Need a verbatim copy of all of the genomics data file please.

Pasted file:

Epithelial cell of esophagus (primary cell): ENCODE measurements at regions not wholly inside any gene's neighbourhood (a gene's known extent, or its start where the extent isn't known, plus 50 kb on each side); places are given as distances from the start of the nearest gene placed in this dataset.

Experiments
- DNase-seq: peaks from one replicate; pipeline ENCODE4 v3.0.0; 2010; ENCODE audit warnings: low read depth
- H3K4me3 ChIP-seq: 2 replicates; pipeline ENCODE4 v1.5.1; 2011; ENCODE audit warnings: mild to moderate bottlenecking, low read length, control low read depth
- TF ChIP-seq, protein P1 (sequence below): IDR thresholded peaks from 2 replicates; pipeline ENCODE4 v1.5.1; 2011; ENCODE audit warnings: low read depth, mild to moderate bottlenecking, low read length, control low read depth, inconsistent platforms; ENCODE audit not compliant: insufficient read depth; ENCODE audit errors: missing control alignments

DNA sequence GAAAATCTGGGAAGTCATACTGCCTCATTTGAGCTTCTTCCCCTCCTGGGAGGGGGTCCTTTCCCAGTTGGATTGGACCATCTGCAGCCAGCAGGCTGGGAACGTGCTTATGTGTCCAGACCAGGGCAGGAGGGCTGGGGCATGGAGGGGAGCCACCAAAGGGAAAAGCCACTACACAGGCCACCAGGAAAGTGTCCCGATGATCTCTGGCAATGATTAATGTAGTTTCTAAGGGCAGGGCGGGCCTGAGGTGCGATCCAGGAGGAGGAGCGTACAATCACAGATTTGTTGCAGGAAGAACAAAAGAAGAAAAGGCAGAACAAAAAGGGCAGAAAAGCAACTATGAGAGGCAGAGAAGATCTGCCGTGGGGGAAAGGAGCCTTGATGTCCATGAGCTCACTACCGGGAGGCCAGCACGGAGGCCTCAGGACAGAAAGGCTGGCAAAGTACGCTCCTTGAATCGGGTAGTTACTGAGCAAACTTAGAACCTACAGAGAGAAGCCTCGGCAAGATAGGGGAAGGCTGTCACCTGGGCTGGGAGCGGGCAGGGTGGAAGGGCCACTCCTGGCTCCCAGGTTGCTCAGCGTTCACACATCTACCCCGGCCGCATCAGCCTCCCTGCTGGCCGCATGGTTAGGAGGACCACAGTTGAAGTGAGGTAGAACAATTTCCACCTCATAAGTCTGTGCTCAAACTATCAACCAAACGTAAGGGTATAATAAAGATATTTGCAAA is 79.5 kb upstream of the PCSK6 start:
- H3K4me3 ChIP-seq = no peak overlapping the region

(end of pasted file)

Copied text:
Epithelial cell of esophagus (primary cell): ENCODE measurements at regions not wholly inside any gene's neighbourhood (a gene's known extent, or its start where the extent isn't known, plus 50 kb on each side); places are given as distances from the start of the nearest gene placed in this dataset.

Experiments
- DNase-seq: peaks from one replicate; pipeline ENCODE4 v3.0.0; 2010; ENCODE audit warnings: low read depth
- H3K4me3 ChIP-seq: 2 replicates; pipeline ENCODE4 v1.5.1; 2011; ENCODE audit warnings: mild to moderate bottlenecking, low read length, control low read depth
- TF ChIP-seq, protein P1 (sequence below): IDR thresholded peaks from 2 replicates; pipeline ENCODE4 v1.5.1; 2011; ENCODE audit warnings: low read depth, mild to moderate bottlenecking, low read length, control low read depth, inconsistent platforms; ENCODE audit not compliant: insufficient read depth; ENCODE audit errors: missing control alignments

DNA sequence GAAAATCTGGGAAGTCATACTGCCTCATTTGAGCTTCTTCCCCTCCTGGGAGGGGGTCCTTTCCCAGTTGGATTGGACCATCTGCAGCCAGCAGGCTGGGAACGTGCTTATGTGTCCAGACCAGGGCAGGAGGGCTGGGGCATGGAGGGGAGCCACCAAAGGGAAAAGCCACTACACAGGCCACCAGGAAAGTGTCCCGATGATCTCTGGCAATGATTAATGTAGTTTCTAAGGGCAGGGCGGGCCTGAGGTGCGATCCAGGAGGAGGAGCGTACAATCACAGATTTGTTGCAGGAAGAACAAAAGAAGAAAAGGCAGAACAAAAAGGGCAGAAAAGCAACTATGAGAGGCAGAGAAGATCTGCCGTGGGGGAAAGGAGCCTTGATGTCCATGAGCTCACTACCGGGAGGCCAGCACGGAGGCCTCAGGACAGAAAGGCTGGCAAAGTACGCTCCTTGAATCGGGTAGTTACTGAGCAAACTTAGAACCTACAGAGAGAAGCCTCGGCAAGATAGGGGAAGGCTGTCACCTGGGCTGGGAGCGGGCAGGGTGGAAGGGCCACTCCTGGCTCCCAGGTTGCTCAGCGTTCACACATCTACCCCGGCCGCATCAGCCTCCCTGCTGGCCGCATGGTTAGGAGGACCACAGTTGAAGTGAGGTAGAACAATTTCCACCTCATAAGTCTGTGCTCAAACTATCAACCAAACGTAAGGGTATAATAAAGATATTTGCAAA is 79.5 kb upstream of the PCSK6 start:
- H3K4me3 ChIP-seq = no peak overlapping the region